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Lessons for investors from the Satyam scam

January 07, 2014 13:07 IST

Lessons for investors from the Satyam scam

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Neha Pandey Deoras

Get worried when a company proposes something unusual and exit if you are not sure.

The signs of the Satyam scam should have come almost three weeks before, Ramalinga Raju proposed to buy a controlling stake in sister concern Maytas for Rs 7,000 crore (Rs 70 billion).

When institutional investors opposed vehemently, the company decided to go against it. Three weeks later on January 7, Raju confessed to ‘cooking’ Satyam’s books.

Within the next few days, the share price crashed to almost Rs 10, causing losses of Rs 5,000 crore to almost 300,000 investors.

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Image: Ramalinga Raju.
Photographs: Krishnendu Halder/Reuters

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Lessons for investors from the Satyam scam

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In the past five years, a number of companies have been suspended or fallen into bad times, with Pyramid Saimira, Deccan Chronicle and Kingfisher Airlines are some of the more prominent examples.

Usually, in such situations, individual investors get caught on the wrong side even if they have invested in such stocks through mutual funds. 

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Photographs: Reuters

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Lessons for investors from the Satyam scam

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Sample this: When Satyam declared it was withdrawing the proposal to buy a controlling stake in Maytas, many brokerages were quick to recommend a buy on the stock. If institutional investors can get it wrong, there is little retail investors can do.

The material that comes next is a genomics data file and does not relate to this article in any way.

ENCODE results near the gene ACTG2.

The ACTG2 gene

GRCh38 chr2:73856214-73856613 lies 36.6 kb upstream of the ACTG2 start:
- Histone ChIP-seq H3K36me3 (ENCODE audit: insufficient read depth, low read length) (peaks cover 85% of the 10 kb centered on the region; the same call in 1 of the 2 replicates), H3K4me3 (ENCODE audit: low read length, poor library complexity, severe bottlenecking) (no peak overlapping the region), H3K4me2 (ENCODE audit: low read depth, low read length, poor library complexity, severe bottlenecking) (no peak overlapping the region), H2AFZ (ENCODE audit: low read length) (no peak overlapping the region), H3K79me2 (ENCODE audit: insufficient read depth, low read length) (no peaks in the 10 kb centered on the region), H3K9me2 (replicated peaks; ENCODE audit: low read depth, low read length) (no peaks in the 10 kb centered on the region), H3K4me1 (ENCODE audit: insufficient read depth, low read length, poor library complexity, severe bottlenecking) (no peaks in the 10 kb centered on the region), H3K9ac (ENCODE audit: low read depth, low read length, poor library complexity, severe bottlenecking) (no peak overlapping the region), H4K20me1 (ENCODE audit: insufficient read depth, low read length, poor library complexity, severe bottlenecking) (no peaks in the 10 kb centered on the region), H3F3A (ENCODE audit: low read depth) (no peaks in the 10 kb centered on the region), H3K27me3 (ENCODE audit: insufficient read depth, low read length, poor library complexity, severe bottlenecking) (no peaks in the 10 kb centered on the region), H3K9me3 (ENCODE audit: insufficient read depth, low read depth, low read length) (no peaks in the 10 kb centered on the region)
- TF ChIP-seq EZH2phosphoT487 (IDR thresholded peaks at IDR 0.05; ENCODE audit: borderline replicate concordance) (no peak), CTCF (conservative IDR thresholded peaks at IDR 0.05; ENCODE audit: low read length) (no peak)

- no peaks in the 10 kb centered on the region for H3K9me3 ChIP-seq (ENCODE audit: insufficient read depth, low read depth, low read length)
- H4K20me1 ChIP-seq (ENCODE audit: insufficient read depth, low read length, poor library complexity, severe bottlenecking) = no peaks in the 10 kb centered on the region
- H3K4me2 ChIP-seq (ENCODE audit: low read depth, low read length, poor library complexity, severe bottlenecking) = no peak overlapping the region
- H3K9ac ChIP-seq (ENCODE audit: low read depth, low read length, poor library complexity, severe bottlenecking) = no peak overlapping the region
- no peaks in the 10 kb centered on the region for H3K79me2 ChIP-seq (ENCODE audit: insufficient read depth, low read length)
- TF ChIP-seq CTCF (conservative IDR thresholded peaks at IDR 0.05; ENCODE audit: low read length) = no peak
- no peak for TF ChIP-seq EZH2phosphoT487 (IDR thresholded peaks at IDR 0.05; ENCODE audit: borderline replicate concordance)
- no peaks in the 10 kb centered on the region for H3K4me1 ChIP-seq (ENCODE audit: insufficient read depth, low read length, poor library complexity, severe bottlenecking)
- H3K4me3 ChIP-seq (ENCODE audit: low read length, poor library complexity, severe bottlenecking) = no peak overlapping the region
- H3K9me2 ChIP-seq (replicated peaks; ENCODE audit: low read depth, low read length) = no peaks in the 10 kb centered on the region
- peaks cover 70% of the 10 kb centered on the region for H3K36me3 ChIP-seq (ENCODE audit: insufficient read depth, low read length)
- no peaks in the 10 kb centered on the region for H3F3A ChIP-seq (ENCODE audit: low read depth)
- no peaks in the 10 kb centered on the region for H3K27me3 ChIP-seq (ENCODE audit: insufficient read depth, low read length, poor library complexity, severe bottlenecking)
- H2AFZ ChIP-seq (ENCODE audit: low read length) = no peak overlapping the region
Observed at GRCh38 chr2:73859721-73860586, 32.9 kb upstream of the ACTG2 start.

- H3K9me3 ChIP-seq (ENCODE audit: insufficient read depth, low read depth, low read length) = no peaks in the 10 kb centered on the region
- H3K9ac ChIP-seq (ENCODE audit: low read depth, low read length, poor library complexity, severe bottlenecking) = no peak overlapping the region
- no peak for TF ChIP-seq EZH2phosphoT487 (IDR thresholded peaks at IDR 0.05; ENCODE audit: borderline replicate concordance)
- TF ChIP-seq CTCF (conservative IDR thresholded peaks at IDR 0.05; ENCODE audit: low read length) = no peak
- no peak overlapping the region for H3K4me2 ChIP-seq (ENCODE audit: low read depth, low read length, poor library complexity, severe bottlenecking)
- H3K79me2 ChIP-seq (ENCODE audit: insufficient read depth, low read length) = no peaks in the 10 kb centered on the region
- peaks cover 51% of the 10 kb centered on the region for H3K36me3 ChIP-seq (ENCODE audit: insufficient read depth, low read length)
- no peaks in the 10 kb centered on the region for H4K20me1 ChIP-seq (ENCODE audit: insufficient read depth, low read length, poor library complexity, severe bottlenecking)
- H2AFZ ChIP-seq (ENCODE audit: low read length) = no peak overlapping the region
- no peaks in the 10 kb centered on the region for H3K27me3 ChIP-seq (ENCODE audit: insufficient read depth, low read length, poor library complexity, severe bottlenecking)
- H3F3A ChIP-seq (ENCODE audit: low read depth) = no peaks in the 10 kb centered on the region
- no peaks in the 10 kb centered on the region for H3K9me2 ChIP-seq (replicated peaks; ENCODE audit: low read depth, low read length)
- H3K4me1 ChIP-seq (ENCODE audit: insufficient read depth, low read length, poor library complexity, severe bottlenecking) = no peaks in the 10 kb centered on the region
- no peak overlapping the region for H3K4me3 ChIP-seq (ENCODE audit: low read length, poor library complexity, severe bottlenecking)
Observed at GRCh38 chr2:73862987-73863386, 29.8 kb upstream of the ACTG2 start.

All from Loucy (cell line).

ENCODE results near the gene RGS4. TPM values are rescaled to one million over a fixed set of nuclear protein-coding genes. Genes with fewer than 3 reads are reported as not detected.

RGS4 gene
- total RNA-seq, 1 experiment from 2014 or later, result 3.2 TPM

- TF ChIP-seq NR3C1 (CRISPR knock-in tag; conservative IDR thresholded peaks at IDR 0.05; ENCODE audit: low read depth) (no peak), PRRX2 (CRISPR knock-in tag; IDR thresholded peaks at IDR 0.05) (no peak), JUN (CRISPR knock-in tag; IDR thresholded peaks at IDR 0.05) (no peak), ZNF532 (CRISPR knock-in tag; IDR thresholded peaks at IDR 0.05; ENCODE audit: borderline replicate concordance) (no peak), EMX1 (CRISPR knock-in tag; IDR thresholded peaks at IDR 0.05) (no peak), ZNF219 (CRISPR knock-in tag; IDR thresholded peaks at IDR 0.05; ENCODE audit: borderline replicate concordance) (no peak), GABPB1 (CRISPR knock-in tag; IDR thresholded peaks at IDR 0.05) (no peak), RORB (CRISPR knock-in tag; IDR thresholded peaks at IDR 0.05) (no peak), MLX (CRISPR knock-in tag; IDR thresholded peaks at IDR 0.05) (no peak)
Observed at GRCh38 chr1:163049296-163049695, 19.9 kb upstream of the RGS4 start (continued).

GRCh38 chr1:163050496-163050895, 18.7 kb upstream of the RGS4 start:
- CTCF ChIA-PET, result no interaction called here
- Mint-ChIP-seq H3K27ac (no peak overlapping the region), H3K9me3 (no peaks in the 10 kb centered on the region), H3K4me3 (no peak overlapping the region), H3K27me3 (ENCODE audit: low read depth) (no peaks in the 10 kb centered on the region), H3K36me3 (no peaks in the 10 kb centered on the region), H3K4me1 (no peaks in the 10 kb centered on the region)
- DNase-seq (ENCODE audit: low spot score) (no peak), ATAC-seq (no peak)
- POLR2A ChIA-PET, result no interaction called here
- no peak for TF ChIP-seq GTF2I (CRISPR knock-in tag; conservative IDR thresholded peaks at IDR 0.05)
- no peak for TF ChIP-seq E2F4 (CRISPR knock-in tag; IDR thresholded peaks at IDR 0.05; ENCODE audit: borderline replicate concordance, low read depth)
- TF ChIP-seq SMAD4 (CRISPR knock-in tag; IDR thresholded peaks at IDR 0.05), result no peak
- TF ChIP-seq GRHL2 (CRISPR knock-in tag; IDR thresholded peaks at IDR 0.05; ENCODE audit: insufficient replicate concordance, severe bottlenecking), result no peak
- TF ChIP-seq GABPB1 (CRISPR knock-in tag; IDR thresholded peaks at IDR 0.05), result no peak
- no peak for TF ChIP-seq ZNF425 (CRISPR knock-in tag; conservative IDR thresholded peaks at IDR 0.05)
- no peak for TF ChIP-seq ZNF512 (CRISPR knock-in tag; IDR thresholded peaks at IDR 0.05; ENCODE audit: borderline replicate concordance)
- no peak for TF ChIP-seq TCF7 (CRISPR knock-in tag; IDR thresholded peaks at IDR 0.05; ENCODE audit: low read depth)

The best they can do is to consistently keep an eye on their investments.

Therefore, Shriram Subramanian, founder and managing director of InGovern Research, says it is always better to exit a scrip at the first signs of trouble or if things are not seemingly well. Also, if things seem too good to be true, it’s time to turn suspicious. 

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Photographs: Reuters

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Lessons for investors from the Satyam scam

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Similarly, be alerted when institutional investors reduce their holding in a stock.

Typically, institutional investors and promoters are the first to know if something good or bad is happening in a company. Hence, experts believe investors should be cautious when these two entities sell stake. 

The other important aspect to keep an eye on is debt on a company’s books and the percentage of promoter stake pledged. 

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Photographs: Uttam Ghosh/Rediff.com
Tags: Satyam

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Lessons for investors from the Satyam scam

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Take Kingfisher Airlines and Deccan Chronicle. The total debt on Kingfisher Airlines’ books, as on September 2013, stood at Rs 9,139.64 crore.

The promoters pledged 67.24 per cent of their stake, as on September. That is, 21.6 per cent of total equity. Deccan Chronicle promoters pledged 99.78 per cent of their stake or 32.6 per cent of the total equity.

Since April 1, 2013, the Kingfisher stock has fallen 70 per cent from Rs 14.8. Do not blindly trust an all-star board of directors.

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Photographs: Reuters

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Lessons for investors from the Satyam scam

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In most Indian companies – promoter-owned, MNCs, PSUs — the dominant shareholder drives the agenda and the board functions as a figurehead. 

“Some 1,400 companies have been suspended so far, leaving hundreds of investors in the lurch. If one notices, one thing common across all these companies was that promoters had cut their holding sharply before the company was suspended,” says Kishor Oswal of CNI Research. 

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Photographs: Uttam Ghosh/Rediff.com

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Lessons for investors from the Satyam scam

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Yes, some investors go for the contra call and could benefit like in the Satyam case.

Those who have been invested since January 2009 have made over 800 per cent, as the stock went up from Rs 23.75 (on January 9, 2009) to Rs 215.94 (on January 3, 2014). 

But these are exceptions. “The Satyam case worked out well as the government stepped in. This isn’t the role of the government and an investor shouldn’t expect the government to always rescue failing companies,” says Subramanian. 


Photographs: Reuters
Tags: Satyam

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